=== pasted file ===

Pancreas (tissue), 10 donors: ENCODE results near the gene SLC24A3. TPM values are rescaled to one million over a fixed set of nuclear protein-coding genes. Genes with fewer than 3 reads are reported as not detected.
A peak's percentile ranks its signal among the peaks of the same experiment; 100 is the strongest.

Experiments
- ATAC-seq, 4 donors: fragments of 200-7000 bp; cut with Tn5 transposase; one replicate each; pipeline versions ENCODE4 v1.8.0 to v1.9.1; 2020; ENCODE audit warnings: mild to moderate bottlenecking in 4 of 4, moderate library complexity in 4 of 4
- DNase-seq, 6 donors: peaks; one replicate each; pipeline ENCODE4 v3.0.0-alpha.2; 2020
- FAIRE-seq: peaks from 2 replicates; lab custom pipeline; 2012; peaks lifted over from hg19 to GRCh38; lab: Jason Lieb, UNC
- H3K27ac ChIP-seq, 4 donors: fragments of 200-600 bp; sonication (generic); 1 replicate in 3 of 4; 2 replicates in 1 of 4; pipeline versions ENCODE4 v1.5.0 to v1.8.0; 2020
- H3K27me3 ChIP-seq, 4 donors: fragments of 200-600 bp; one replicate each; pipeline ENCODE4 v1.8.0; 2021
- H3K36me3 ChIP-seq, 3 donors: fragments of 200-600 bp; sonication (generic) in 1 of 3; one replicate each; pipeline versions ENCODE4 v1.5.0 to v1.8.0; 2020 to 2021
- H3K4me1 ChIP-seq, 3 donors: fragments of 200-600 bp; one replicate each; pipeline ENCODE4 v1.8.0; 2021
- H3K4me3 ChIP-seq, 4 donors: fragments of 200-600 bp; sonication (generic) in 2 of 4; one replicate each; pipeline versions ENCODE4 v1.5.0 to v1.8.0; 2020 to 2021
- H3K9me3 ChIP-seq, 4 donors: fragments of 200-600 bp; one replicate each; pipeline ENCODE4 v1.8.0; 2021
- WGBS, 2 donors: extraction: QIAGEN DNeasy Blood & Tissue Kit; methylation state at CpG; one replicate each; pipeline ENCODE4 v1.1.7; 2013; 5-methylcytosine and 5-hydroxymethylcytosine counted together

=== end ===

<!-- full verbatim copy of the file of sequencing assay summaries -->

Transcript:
Pancreas (tissue), 10 donors: ENCODE results near the gene SLC24A3. TPM values are rescaled to one million over a fixed set of nuclear protein-coding genes. Genes with fewer than 3 reads are reported as not detected.
A peak's percentile ranks its signal among the peaks of the same experiment; 100 is the strongest.

Experiments
- ATAC-seq, 4 donors: fragments of 200-7000 bp; cut with Tn5 transposase; one replicate each; pipeline versions ENCODE4 v1.8.0 to v1.9.1; 2020; ENCODE audit warnings: mild to moderate bottlenecking in 4 of 4, moderate library complexity in 4 of 4
- DNase-seq, 6 donors: peaks; one replicate each; pipeline ENCODE4 v3.0.0-alpha.2; 2020
- FAIRE-seq: peaks from 2 replicates; lab custom pipeline; 2012; peaks lifted over from hg19 to GRCh38; lab: Jason Lieb, UNC
- H3K27ac ChIP-seq, 4 donors: fragments of 200-600 bp; sonication (generic); 1 replicate in 3 of 4; 2 replicates in 1 of 4; pipeline versions ENCODE4 v1.5.0 to v1.8.0; 2020
- H3K27me3 ChIP-seq, 4 donors: fragments of 200-600 bp; one replicate each; pipeline ENCODE4 v1.8.0; 2021
- H3K36me3 ChIP-seq, 3 donors: fragments of 200-600 bp; sonication (generic) in 1 of 3; one replicate each; pipeline versions ENCODE4 v1.5.0 to v1.8.0; 2020 to 2021
- H3K4me1 ChIP-seq, 3 donors: fragments of 200-600 bp; one replicate each; pipeline ENCODE4 v1.8.0; 2021
- H3K4me3 ChIP-seq, 4 donors: fragments of 200-600 bp; sonication (generic) in 2 of 4; one replicate each; pipeline versions ENCODE4 v1.5.0 to v1.8.0; 2020 to 2021
- H3K9me3 ChIP-seq, 4 donors: fragments of 200-600 bp; one replicate each; pipeline ENCODE4 v1.8.0; 2021
- WGBS, 2 donors: extraction: QIAGEN DNeasy Blood & Tissue Kit; methylation state at CpG; one replicate each; pipeline ENCODE4 v1.1.7; 2013; 5-methylcytosine and 5-hydroxymethylcytosine counted together